GRANT PARK — Grant Park visitors Saturday will see beer-swilling football fans, athletic feats and ...
... actors in period costumes re-enacting the Polish Constitution Day of 1791.
A painting of the big day (Jan Matejko)
From 2 to 4 p.m. Saturday, the Chicago Chopin Foundation and Grant Park Conservancy will host a "Polish Constitution Day Celebration" at Michigan Avenue and 11th Street, in an area of the park being developed into "Chopin Garden."
The event, which concludes with a piano performance, follows the Downtown Polish Constitution Day Parade, whose grand marshal this year is Duke University men's basketball coach Mike Krzyzewski.
It's the third such event at the garden, named after Polish composer and virtuoso pianist Frédéric Chopin, since the Chicago Park District approved the installation of a Chopin statue in the park last fall.
"This will be a good addition to the park, and at the same time make the Polish population proud," said Chicago Chopin Foundation President Voytek Putz. "That’s the main purpose: to introduce [Polish people] to the place [and show them] that this is a prestigious place in Grant Park."
Dave Matthews says the park encourages NFL fans to check it out:
The Eurocentric, highbrow event provides great contrast with the NFL's "Draft Town," where thousands of jersey-clad NFL fans will passionately cheer or boo the names of college prospects selected to play professional football. Saturday is the last day of the draft.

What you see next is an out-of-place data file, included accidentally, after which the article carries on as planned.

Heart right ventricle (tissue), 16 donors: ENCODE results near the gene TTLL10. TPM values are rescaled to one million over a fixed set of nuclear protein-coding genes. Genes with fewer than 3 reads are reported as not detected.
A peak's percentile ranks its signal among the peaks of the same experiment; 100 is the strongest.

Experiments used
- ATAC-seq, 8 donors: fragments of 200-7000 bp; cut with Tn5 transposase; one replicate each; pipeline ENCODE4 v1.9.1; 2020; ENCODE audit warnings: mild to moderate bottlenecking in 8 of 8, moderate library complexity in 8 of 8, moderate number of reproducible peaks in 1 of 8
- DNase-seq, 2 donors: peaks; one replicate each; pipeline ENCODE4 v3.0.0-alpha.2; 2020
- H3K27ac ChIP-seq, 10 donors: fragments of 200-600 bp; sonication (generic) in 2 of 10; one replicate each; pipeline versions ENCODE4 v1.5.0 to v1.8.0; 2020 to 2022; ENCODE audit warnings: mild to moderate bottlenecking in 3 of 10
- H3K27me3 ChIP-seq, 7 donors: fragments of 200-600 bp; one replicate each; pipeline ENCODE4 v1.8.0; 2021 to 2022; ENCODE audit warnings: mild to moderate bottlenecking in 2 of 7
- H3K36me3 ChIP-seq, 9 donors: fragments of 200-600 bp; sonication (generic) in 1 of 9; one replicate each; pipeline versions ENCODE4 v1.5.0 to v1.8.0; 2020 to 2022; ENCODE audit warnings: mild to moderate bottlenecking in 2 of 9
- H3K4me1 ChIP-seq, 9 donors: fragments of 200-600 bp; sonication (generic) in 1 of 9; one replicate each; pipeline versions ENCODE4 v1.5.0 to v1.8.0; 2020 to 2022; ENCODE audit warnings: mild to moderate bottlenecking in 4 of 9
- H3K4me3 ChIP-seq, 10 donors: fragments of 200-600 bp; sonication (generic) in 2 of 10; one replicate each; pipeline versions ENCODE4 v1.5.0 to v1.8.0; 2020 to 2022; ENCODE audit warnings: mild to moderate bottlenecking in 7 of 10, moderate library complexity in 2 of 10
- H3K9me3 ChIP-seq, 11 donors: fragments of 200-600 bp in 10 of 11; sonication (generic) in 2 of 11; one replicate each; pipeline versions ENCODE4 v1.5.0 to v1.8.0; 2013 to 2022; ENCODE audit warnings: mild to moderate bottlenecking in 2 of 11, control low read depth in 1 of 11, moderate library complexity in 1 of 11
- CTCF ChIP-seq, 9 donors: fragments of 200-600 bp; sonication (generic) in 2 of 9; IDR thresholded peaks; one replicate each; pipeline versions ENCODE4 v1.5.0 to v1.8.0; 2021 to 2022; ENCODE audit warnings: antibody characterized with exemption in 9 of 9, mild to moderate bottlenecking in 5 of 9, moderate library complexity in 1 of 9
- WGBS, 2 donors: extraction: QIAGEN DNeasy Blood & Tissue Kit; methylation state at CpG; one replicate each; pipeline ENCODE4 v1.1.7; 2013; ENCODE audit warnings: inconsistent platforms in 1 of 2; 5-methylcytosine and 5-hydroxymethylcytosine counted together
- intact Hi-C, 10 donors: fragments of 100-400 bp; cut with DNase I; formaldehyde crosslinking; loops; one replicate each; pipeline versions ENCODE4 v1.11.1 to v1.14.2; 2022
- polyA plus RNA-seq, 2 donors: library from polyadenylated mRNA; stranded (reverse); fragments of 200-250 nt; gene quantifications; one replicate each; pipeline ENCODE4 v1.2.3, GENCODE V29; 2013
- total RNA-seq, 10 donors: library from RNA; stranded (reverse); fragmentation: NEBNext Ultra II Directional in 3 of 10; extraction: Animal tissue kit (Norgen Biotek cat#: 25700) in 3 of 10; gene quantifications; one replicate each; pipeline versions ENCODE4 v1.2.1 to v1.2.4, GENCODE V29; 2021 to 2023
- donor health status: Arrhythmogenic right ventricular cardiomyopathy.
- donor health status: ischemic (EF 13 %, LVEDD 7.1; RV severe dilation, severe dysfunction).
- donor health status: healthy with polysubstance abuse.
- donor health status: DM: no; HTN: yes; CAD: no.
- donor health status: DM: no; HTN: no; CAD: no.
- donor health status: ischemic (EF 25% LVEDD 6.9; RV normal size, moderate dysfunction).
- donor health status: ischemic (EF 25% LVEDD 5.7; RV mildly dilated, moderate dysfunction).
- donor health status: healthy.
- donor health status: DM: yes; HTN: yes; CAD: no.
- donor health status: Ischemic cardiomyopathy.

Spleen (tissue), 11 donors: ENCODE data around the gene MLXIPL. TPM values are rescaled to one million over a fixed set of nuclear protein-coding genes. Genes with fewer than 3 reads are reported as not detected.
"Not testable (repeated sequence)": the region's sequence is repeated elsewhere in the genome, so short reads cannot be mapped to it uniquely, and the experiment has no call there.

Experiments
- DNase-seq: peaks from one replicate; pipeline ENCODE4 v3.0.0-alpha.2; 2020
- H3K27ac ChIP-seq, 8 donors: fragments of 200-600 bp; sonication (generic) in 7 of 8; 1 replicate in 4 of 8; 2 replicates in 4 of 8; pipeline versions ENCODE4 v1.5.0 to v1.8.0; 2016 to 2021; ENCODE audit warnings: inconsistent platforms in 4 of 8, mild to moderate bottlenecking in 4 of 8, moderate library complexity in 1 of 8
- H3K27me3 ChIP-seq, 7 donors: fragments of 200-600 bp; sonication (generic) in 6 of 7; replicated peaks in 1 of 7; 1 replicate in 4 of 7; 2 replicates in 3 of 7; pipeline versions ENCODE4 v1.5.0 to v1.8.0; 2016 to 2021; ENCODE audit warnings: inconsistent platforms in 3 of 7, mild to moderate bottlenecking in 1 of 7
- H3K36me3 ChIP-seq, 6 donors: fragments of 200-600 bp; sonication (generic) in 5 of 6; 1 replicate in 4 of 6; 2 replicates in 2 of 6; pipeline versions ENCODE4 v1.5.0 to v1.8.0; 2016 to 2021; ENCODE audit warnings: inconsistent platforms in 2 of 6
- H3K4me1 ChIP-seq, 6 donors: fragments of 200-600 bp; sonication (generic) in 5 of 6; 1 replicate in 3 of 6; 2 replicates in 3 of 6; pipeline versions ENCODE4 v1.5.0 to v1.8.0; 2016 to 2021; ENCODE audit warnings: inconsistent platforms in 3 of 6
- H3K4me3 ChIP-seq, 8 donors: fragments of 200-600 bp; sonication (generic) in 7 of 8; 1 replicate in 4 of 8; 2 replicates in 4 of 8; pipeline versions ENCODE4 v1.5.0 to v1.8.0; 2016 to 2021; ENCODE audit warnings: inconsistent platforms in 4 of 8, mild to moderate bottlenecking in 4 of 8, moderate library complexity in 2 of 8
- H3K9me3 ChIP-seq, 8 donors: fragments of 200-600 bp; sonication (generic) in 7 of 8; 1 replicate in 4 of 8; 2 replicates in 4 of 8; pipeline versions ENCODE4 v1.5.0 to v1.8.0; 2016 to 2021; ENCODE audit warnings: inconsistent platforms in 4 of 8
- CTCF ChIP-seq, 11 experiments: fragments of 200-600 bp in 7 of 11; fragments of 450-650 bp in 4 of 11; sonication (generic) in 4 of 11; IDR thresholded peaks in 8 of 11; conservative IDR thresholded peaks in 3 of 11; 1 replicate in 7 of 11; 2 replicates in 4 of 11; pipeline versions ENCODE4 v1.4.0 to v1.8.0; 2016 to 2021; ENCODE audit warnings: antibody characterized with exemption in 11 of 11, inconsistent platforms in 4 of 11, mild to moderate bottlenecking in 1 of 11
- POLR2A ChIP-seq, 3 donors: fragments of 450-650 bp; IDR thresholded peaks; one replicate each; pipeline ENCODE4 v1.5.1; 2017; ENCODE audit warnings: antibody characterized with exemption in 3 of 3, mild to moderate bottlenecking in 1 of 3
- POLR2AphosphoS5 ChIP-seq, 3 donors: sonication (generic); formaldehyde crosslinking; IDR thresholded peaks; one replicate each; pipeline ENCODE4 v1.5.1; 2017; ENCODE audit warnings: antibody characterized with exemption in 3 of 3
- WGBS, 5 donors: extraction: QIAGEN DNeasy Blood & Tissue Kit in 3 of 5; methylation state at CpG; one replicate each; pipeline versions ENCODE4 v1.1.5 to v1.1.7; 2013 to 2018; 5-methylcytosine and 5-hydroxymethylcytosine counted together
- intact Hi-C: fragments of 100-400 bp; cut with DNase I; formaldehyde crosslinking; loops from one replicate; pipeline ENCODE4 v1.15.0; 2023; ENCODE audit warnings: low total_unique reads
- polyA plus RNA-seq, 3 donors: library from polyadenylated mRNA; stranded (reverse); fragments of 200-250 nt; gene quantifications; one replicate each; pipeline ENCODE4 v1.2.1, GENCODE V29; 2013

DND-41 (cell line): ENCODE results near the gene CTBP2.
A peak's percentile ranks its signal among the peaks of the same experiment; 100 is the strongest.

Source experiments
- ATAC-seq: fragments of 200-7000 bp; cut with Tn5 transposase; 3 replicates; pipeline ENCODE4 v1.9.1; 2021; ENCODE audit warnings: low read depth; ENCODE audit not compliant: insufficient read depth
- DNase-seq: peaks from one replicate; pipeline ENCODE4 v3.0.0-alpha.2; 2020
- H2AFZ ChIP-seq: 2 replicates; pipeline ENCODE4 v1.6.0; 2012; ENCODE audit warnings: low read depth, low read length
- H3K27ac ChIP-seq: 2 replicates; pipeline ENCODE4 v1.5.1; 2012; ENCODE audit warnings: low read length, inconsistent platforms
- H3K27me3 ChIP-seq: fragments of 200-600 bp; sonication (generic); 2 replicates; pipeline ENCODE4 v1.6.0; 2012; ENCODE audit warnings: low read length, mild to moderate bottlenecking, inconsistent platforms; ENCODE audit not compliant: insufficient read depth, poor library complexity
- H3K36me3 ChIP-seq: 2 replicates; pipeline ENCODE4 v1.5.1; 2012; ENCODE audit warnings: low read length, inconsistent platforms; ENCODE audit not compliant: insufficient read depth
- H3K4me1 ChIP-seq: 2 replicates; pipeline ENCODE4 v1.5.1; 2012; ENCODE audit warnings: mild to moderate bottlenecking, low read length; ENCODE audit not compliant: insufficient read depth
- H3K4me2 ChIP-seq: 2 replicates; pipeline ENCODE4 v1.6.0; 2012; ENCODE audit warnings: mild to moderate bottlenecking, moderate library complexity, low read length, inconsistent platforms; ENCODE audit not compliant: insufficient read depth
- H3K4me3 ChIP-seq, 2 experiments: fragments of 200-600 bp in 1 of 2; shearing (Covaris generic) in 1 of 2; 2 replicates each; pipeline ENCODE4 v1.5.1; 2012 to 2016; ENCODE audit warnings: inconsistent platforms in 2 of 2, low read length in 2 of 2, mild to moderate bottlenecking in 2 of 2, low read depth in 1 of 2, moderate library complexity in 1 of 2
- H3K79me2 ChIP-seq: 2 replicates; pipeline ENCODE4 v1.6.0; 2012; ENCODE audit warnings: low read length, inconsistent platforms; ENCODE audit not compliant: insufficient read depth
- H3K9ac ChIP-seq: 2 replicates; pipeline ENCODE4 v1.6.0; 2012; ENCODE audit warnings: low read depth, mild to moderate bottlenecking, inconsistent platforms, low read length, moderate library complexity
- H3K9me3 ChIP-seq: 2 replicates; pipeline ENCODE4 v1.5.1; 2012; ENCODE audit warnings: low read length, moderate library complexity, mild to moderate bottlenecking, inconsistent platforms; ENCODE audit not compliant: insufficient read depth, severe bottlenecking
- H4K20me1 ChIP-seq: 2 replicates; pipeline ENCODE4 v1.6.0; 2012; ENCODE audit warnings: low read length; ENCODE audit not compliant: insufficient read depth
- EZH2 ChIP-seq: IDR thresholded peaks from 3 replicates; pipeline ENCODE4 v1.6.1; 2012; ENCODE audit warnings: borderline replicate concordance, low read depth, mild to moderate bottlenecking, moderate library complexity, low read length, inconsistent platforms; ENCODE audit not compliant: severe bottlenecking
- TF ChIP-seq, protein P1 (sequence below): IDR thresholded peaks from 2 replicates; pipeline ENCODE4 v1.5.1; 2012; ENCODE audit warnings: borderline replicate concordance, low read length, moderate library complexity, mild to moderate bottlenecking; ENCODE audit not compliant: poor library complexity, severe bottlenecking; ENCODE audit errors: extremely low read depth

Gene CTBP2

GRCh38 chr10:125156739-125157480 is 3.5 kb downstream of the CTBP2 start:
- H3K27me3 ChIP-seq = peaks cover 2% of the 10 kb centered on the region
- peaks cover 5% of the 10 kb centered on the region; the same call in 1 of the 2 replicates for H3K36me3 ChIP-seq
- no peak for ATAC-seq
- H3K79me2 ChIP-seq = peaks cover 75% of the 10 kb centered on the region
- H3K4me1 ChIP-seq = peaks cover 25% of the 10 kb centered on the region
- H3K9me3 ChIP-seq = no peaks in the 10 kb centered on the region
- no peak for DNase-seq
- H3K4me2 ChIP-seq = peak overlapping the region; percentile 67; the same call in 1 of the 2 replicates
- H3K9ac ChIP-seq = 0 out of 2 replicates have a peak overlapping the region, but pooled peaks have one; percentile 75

Though the events couldn't be more different, Putz said he welcomes NFL fans to his event if they can swing by the garden Saturday afternoon.
"We’ll be very happy if Americans walk into Chopin Garden and see the versatility of Grant Park and Chicago," he said.
Putz said the entire budget for the Chopin Garden is roughly $1.5 million, with the statue its most expensive piece. The statue has not yet been installed or paid for, but Putz said Saturday's event is not a fundraiser. Donations will be accepted, but admission is free. Putz declined to say how much money has been raised for the project thus far.
"Money is always an issue but ... this will possibly explode. People will be interested," Putz said.
A rendering of the statue, a replica of a similar structure in Warsaw (Ridgeland Associates)
Chopin, who lived during the 19th-century Romantic Era, is regarded as one of Poland's most important cultural figures. He never lived in Chicago, but has a Northwest Side park and a Humboldt Park school named after him. Chicago has one of the largest Polish populations in the world outside Warsaw.
Saturday's events are part of a plan to offer diverse programming, drawing all kinds of visitors to Grant Park, colloquially known as Chicago's front yard. At Chopin Garden, the Grant Park Conservancy and Chopin Foundation hope to entertain guests with professionals playing classical music they would otherwise have to pay to hear in a concert hall.
Is its juxtaposition with the uber-American, made-for-television NFL Draft funny? Sure, the Grant Park Conservancy admits. But it's also appropriate.
"It’s part of the beauty of Grant Park: you can walk by and be surprised by something," said Paul Kulon, a Grant Park Conservancy project manager.
For more neighborhood news, listen to DNAinfo Radio here: